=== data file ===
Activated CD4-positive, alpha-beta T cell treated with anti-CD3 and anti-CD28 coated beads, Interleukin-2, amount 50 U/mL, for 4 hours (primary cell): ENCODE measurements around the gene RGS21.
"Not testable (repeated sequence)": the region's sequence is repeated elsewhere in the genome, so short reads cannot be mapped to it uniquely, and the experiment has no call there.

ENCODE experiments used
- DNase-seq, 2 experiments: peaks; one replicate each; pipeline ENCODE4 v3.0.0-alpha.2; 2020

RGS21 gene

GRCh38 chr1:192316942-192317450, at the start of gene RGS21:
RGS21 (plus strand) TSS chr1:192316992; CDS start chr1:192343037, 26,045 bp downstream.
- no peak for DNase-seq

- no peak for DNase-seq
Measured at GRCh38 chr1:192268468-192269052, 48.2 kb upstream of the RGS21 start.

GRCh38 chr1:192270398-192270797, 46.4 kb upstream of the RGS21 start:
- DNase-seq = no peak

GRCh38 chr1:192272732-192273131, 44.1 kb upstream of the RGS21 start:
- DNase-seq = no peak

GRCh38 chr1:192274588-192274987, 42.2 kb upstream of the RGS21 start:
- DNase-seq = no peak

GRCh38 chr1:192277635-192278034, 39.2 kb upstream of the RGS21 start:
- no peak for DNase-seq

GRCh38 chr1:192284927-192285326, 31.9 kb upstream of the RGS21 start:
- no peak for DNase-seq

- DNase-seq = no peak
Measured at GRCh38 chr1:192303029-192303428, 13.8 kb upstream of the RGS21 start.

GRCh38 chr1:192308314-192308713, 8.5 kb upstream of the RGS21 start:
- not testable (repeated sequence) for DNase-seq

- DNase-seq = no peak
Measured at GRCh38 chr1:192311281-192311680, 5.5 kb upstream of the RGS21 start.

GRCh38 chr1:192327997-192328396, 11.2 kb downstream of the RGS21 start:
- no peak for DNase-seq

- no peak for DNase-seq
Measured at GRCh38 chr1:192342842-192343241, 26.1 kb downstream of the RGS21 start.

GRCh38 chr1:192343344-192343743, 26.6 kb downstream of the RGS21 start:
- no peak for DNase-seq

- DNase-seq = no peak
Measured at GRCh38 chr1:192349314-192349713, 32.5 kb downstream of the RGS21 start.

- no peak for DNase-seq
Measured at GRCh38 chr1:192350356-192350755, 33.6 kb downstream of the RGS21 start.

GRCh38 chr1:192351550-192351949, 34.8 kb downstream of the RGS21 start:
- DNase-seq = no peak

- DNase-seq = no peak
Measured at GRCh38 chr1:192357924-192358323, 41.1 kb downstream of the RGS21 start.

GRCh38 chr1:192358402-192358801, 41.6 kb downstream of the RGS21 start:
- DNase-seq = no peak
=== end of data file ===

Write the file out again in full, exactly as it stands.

Activated CD4-positive, alpha-beta T cell treated with anti-CD3 and anti-CD28 coated beads, Interleukin-2, amount 50 U/mL, for 4 hours (primary cell): ENCODE measurements around the gene RGS21.
"Not testable (repeated sequence)": the region's sequence is repeated elsewhere in the genome, so short reads cannot be mapped to it uniquely, and the experiment has no call there.

ENCODE experiments used
- DNase-seq, 2 experiments: peaks; one replicate each; pipeline ENCODE4 v3.0.0-alpha.2; 2020

RGS21 gene

GRCh38 chr1:192316942-192317450, at the start of gene RGS21:
RGS21 (plus strand) TSS chr1:192316992; CDS start chr1:192343037, 26,045 bp downstream.
- no peak for DNase-seq

- no peak for DNase-seq
Measured at GRCh38 chr1:192268468-192269052, 48.2 kb upstream of the RGS21 start.

GRCh38 chr1:192270398-192270797, 46.4 kb upstream of the RGS21 start:
- DNase-seq = no peak

GRCh38 chr1:192272732-192273131, 44.1 kb upstream of the RGS21 start:
- DNase-seq = no peak

GRCh38 chr1:192274588-192274987, 42.2 kb upstream of the RGS21 start:
- DNase-seq = no peak

GRCh38 chr1:192277635-192278034, 39.2 kb upstream of the RGS21 start:
- no peak for DNase-seq

GRCh38 chr1:192284927-192285326, 31.9 kb upstream of the RGS21 start:
- no peak for DNase-seq

- DNase-seq = no peak
Measured at GRCh38 chr1:192303029-192303428, 13.8 kb upstream of the RGS21 start.

GRCh38 chr1:192308314-192308713, 8.5 kb upstream of the RGS21 start:
- not testable (repeated sequence) for DNase-seq

- DNase-seq = no peak
Measured at GRCh38 chr1:192311281-192311680, 5.5 kb upstream of the RGS21 start.

GRCh38 chr1:192327997-192328396, 11.2 kb downstream of the RGS21 start:
- no peak for DNase-seq

- no peak for DNase-seq
Measured at GRCh38 chr1:192342842-192343241, 26.1 kb downstream of the RGS21 start.

GRCh38 chr1:192343344-192343743, 26.6 kb downstream of the RGS21 start:
- no peak for DNase-seq

- DNase-seq = no peak
Measured at GRCh38 chr1:192349314-192349713, 32.5 kb downstream of the RGS21 start.

- no peak for DNase-seq
Measured at GRCh38 chr1:192350356-192350755, 33.6 kb downstream of the RGS21 start.

GRCh38 chr1:192351550-192351949, 34.8 kb downstream of the RGS21 start:
- DNase-seq = no peak

- DNase-seq = no peak
Measured at GRCh38 chr1:192357924-192358323, 41.1 kb downstream of the RGS21 start.

GRCh38 chr1:192358402-192358801, 41.6 kb downstream of the RGS21 start:
- DNase-seq = no peak